The Rainwater Fountain

The Rainwater Fountain
Tomáš Herzog
Why do we let so much water go to waste in the city? The Rainwater Fountain is an exploration of how materials can be used to harvest rainwater.

Matyáš Barák
Prague, Czechia

I am a graduated designer with the experience of an architect and the soul of an artist. My path has led me from a smaller scale of product design to a larger scale of interior design and architecture. As I believe that these disciplines cannot exist one without the other, I am always eager to become a part of a creative group where these disciplines not only intersect, but can be enriched with other disciplines too.

I graduated from the Royal College of Art in 2020. I gained my work experience in the architectural studios Laboratorio de Arquitectura in Paraguay, Petr Hájek Architekti in Czechia, and in Foster and Partners in the UK.

The way the city looks, the way it feels, the way people behave, is different when it’s wet. Water everywhere dripping, pooling, and disappearing
without ever being used.

The Rainwater Fountain is a speculative and poetic space. Designed to be
beautiful, to make people think and to test ideas. It is a response to the
water scarcity caused by high-density urban living. It is an exploration of
how materials can be used to harvest rainwater and how water and materials can be combined to create an arresting space. A place where people can take a moment, pause, and enjoy a refreshing drink.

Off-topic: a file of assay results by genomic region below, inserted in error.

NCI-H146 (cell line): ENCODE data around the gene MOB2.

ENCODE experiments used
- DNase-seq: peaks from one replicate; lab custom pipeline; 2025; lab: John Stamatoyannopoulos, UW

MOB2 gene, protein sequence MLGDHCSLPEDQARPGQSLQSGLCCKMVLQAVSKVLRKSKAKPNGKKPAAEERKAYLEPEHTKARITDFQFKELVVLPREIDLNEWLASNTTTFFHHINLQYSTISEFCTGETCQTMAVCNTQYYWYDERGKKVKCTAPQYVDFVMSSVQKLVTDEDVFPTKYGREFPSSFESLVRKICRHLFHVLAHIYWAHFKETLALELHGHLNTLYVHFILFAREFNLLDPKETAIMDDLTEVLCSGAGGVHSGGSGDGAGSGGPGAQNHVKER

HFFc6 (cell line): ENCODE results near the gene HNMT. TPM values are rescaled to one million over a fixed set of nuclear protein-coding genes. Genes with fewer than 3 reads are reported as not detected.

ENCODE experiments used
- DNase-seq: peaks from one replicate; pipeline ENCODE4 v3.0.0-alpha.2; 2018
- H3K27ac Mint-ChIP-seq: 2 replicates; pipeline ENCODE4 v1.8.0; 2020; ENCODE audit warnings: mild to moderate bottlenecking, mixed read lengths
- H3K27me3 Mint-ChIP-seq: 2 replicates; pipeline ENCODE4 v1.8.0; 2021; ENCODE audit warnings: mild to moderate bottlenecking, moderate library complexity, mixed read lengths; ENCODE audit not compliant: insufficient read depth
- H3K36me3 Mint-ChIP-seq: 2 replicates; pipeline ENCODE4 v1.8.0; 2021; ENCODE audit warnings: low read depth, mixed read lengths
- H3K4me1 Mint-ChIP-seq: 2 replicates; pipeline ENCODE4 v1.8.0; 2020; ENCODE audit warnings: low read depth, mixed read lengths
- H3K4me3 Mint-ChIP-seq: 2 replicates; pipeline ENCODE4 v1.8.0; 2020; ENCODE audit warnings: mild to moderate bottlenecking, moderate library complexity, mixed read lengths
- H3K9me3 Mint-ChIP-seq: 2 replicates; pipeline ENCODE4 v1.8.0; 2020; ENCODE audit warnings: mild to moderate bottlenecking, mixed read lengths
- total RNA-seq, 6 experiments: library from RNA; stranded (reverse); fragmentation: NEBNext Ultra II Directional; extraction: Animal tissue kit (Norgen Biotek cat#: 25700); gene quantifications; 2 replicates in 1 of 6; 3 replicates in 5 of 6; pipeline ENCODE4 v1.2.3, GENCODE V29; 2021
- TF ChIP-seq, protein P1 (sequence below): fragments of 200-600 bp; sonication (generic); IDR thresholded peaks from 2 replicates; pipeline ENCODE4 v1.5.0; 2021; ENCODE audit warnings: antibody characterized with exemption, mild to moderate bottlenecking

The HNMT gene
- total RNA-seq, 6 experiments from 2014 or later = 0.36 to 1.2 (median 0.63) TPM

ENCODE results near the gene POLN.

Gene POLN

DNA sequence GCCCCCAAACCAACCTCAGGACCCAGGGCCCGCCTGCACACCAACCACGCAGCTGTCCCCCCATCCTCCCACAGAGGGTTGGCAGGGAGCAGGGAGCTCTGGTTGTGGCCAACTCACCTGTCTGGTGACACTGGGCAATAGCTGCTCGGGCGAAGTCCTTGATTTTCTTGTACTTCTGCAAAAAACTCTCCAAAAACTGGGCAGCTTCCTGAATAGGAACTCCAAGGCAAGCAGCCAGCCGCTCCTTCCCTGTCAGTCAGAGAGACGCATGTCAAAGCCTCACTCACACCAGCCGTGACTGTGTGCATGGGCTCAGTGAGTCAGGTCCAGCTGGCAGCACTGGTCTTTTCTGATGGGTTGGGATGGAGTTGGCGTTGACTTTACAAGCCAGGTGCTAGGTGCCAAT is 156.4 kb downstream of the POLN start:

The Rainwater Fountain is produced from a series of modular charcoal briquettes held together with a network of coir ropes. Bunched at the top and flared at the base, the briquettes are contained and supported by a ribbon
of black anodised aluminium that provides both structure and the entrance to the space. Underfoot is an etched glass floor floating above a series of connected copper lined barrels.

When it rains the water is captured, channeled, filtered and disinfected by the materials so that it is made safe for people to drink. The materials are also used to create an arresting atmosphere and sensorial experience. The finishes are dark to heighten sensations; the sound of drips, the glinting reflections of wet surfaces, the smell of the rain and the feeling of humid air.

At the centre of the space is an elegant drinking fountain
that is illuminated from above by an oculus. People are
invited to quietly reflect and enjoy a drink of the rainwater
that normally passes us by.

The Rainwater Fountain shows how rainwater can be captured in cities and turned into drinking water. By doing so, it seeks to change the way people perceive rain in the urban environment. The rain does not come to our cities so we can hide from it. It comes to us so we can celebrate it.